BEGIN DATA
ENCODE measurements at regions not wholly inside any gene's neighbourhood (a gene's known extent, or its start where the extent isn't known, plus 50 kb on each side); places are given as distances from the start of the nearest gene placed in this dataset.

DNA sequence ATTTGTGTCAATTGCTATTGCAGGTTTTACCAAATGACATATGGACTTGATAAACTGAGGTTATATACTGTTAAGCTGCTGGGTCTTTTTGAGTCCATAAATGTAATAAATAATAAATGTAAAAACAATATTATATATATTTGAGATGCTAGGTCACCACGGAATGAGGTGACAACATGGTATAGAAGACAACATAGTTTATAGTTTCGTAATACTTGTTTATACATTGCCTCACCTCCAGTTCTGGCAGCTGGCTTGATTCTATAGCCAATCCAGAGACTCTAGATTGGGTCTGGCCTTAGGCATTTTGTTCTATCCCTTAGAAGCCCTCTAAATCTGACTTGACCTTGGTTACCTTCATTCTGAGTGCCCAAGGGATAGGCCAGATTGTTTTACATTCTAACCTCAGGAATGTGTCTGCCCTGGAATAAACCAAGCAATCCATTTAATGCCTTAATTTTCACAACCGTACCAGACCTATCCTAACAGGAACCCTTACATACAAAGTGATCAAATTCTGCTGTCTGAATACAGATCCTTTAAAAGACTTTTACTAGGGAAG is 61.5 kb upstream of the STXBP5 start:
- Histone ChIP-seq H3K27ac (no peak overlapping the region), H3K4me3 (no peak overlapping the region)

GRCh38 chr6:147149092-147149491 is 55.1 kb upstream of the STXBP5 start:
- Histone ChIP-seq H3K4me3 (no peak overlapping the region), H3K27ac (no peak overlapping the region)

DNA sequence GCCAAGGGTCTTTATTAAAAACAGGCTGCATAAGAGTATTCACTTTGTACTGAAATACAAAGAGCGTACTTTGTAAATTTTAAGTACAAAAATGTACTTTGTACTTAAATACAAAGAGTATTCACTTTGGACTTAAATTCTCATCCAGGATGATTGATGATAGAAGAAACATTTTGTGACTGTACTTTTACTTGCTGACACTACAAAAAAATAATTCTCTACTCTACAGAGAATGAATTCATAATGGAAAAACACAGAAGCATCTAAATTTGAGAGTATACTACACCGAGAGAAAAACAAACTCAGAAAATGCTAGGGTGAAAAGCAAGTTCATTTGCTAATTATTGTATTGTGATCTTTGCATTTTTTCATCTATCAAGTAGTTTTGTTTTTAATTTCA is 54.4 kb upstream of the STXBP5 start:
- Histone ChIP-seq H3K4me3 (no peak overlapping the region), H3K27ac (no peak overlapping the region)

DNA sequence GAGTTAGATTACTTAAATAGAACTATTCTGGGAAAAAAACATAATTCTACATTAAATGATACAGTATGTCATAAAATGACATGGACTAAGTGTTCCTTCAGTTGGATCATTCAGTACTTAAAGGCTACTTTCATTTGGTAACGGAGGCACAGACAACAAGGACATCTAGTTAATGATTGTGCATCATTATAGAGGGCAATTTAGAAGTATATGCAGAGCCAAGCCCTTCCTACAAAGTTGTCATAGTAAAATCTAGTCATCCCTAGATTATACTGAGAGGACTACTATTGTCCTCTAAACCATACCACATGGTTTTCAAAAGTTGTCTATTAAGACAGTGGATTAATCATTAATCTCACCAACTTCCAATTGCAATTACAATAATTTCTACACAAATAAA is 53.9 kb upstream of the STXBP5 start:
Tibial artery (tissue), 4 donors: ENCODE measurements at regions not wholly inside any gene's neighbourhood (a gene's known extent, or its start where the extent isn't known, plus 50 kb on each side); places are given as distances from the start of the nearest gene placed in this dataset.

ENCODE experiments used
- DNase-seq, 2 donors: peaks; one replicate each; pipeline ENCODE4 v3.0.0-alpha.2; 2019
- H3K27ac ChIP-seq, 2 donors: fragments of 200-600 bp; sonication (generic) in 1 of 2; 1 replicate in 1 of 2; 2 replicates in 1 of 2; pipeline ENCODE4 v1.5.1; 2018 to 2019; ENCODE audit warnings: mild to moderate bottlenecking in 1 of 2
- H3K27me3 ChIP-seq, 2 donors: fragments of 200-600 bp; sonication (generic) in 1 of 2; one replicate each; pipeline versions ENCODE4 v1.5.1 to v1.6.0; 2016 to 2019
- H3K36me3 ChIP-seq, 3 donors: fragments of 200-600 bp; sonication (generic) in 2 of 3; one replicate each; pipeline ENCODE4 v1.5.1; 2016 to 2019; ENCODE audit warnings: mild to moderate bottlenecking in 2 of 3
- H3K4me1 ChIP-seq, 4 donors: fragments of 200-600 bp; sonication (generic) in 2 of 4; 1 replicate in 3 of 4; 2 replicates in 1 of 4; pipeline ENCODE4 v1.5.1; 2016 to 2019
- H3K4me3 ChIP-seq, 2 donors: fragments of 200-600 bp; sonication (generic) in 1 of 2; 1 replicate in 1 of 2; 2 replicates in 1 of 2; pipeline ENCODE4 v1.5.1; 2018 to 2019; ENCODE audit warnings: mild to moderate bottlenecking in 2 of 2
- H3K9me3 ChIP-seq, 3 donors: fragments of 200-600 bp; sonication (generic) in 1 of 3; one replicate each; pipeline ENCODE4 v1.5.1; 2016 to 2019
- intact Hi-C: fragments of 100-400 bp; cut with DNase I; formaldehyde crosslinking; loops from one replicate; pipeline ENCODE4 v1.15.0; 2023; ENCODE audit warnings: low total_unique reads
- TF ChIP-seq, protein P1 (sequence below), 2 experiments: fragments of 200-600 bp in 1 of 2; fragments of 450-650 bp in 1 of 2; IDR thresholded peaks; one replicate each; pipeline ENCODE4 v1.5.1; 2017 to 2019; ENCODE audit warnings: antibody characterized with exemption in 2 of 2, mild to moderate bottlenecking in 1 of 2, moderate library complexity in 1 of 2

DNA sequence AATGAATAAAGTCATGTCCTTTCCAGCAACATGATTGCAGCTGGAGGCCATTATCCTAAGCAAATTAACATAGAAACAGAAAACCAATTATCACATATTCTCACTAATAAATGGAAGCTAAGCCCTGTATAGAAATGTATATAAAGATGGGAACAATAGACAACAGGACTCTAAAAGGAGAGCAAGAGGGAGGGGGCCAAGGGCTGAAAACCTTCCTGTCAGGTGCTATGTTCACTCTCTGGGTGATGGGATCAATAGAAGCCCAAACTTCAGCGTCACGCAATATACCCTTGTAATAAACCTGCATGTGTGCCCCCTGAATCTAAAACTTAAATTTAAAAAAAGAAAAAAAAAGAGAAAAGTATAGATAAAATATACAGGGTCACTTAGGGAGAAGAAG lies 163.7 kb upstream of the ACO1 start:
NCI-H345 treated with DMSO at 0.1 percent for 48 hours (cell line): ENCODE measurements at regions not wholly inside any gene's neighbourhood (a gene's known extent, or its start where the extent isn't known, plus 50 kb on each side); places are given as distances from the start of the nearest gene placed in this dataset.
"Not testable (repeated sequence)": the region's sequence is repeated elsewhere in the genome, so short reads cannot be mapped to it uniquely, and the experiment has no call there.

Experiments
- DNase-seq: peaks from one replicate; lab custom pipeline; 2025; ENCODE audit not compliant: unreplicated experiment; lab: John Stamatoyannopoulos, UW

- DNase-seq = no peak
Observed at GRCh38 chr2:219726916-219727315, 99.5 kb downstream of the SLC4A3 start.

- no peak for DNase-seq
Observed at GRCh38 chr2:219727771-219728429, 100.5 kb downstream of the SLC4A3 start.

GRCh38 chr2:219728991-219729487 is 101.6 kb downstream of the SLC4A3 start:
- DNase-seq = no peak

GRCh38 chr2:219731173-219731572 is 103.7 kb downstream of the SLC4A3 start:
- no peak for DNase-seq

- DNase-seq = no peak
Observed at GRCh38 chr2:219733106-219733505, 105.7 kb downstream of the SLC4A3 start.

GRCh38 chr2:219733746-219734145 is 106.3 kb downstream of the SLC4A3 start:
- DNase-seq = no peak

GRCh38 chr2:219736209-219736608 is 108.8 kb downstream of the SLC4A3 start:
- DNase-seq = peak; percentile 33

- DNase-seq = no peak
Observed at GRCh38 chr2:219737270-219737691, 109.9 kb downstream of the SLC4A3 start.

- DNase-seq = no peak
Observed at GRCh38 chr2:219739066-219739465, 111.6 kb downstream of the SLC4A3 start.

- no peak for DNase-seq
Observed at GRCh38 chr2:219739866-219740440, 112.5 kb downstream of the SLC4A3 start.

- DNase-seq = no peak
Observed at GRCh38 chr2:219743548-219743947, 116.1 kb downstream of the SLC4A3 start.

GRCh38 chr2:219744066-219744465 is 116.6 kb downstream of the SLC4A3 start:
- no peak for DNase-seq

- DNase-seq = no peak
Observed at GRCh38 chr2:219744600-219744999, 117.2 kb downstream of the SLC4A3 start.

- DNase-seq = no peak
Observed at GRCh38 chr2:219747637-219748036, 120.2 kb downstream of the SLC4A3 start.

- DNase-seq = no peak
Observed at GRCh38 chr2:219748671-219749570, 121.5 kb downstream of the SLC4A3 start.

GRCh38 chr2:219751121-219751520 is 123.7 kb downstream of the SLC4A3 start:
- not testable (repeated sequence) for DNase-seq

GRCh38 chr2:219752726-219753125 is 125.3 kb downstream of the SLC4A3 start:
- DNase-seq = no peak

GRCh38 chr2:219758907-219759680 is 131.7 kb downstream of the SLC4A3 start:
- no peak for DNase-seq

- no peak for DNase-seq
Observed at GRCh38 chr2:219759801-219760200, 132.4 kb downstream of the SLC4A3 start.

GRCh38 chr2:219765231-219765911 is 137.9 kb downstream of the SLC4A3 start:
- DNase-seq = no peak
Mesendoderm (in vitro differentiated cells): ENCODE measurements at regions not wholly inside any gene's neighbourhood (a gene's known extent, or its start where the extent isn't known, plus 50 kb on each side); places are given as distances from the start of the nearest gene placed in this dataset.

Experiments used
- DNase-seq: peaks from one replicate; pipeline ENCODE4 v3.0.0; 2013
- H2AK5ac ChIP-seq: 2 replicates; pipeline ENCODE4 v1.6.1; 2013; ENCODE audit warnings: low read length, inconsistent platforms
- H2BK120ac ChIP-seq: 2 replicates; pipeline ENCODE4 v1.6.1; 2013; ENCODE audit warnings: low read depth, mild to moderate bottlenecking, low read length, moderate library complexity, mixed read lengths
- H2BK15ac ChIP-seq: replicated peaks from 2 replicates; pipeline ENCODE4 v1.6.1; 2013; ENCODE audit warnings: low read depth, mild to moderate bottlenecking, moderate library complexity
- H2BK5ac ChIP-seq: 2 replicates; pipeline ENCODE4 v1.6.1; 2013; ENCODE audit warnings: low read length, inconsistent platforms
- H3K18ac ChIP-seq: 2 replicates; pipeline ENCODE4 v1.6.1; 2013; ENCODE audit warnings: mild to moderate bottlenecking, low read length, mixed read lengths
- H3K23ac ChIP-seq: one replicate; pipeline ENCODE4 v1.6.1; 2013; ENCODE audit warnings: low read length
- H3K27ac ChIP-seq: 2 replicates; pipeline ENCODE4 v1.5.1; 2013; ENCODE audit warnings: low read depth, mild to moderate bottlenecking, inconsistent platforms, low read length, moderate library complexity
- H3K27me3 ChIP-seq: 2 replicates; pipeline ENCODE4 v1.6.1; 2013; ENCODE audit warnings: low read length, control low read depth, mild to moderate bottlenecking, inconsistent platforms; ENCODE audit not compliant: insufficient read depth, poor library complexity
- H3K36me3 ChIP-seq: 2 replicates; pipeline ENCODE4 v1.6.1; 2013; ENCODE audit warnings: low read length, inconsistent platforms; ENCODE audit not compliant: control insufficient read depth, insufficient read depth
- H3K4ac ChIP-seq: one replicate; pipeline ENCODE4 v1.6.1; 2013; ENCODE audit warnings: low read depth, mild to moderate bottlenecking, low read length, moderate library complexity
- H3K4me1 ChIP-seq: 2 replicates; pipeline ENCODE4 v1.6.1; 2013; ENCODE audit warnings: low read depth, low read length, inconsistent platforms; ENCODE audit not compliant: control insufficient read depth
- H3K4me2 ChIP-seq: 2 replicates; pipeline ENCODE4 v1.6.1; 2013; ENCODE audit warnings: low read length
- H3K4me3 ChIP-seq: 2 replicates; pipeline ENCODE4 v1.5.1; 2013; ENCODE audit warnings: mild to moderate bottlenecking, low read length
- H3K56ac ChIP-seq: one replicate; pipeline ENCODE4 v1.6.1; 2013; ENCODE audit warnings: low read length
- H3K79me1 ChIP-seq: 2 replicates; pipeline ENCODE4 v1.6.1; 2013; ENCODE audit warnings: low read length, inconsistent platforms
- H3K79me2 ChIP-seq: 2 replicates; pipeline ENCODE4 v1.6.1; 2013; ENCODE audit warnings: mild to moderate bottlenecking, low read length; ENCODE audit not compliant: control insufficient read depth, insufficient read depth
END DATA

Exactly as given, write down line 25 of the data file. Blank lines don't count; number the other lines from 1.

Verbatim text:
- DNase-seq = no peak